Investigation launched after climbers accused of walking over sherpa as he died
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An investigation has been launched after climbers were accused of climbing over a dying sherpa in order to reach the summit of K2.
Having climbed over 8,611m, Norwegian athlete Kristin Harila shared a video of herself celebrating the feat on social media.
However, many accused the 37-year-old of ‘walking over’ Mohammed Hassan in her bid to reach the top.
The Norwegian athlete first uploaded the video on 8 August, sharing her excitement at reaching the summit of K2 in Pakistan.
The climber shared her achievement with her 160,000 Instagram followers - however, her post was overshadowed as during the ascent porter Mohammed Hassan fell off the edge from a height of about 8,200 metres.
The 27-year-old then tragically passed, leaving behind a wife and three young sons.
Dozens of climbers are accused of walking past Hassan in their pursuit to reach the summit, despite the fact he was in desperate need of help after gravely injuring himself from the fall.
Harila claimed she and her team did 'everything [they] could' to help Hassan, following allegations made by Austrian Wilhelm Steindl and German Philip Flaemig.
Steindl told the Associated Press: "There is a double standard here. I or any other Westerner had been lying there, everything would have been done to save them.
"Everyone would have had to turn back to bring the injured person back down to the valley."
Harila hit back against the mounting speculation in a lengthy Instagram post.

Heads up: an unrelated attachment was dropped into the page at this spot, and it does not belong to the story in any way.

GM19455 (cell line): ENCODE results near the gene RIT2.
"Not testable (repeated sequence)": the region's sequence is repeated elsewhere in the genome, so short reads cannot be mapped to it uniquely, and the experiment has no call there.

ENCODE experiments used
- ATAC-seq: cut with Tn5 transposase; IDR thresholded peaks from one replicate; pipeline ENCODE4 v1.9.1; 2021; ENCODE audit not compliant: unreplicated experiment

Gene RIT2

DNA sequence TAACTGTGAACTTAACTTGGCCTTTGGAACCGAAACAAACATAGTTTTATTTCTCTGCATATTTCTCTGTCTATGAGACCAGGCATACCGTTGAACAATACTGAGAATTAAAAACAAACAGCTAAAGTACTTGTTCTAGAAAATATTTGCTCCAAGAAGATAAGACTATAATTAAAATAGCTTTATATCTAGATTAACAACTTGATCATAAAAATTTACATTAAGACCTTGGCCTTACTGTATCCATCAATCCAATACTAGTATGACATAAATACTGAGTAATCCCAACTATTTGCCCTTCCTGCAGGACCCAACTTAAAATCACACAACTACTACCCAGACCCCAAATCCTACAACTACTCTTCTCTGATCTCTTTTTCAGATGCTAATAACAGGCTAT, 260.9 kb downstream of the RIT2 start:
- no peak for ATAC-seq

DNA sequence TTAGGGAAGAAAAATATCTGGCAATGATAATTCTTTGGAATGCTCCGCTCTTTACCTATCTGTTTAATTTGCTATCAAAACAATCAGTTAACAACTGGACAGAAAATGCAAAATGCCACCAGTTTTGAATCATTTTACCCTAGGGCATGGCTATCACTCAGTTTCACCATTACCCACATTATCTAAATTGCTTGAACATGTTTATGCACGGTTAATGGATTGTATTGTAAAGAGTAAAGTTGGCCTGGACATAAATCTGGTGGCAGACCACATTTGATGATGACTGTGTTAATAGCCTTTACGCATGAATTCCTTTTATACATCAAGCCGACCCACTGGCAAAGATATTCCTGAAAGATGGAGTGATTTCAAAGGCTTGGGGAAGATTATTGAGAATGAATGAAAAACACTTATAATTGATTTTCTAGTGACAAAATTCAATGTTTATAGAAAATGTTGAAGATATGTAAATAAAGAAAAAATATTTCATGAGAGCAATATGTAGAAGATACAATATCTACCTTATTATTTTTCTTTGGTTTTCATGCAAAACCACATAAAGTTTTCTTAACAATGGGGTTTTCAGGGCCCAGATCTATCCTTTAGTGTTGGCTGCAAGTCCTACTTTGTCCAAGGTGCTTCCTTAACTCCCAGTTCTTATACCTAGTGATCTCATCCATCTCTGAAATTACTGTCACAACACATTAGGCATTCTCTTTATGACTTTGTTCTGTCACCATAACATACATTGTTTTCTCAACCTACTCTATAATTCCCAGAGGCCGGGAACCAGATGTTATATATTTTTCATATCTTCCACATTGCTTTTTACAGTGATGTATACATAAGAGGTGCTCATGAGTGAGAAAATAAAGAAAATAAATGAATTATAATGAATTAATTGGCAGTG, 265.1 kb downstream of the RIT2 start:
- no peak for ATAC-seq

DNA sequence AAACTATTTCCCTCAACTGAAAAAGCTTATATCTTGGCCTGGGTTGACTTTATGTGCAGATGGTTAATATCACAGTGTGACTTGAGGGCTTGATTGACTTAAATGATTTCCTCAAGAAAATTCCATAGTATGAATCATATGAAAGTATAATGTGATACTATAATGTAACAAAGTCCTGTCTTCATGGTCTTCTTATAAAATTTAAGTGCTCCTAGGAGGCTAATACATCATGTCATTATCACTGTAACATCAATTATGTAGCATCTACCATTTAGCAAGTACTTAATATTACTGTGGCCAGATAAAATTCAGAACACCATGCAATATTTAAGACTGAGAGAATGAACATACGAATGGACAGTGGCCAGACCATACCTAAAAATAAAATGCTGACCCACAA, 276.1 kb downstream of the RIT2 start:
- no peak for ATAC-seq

She slammed people sharing footage of the dying sherpa and spreading ‘misinformation’ around the incident.
She also recalled how Hassan had been part of another team making the ascent on that day, explaining how the tragic incident unfolded.
Harila claims that part of her team tried to help pull the injured man to safety. She decided to continue her ascent as 'too many people in the bottleneck would make it more dangerous for a rescue'.
She says her cameraman Gabriel spent two and a half hours trying to help Hassan, but eventually had to leave to get more oxygen for his own safety.
Harila said: “We did not fully understand the gravity of everything that happened until later.”
She finished the lengthy statement, calling the incident ‘tragic’ and asked that others ‘be kind’ following the untimely death of Hassan.
With conflicting accounts of the tragedy going around, an investigation is now being launched to get to the bottom of the tragic death, according to Karrar Haidri, the secretary of the Pakistan Alpine Club, which is the governing body for mountaineering in Pakistan.
In the meantime, a GoFundMe page has been set up for Hassan's family. You can donate here.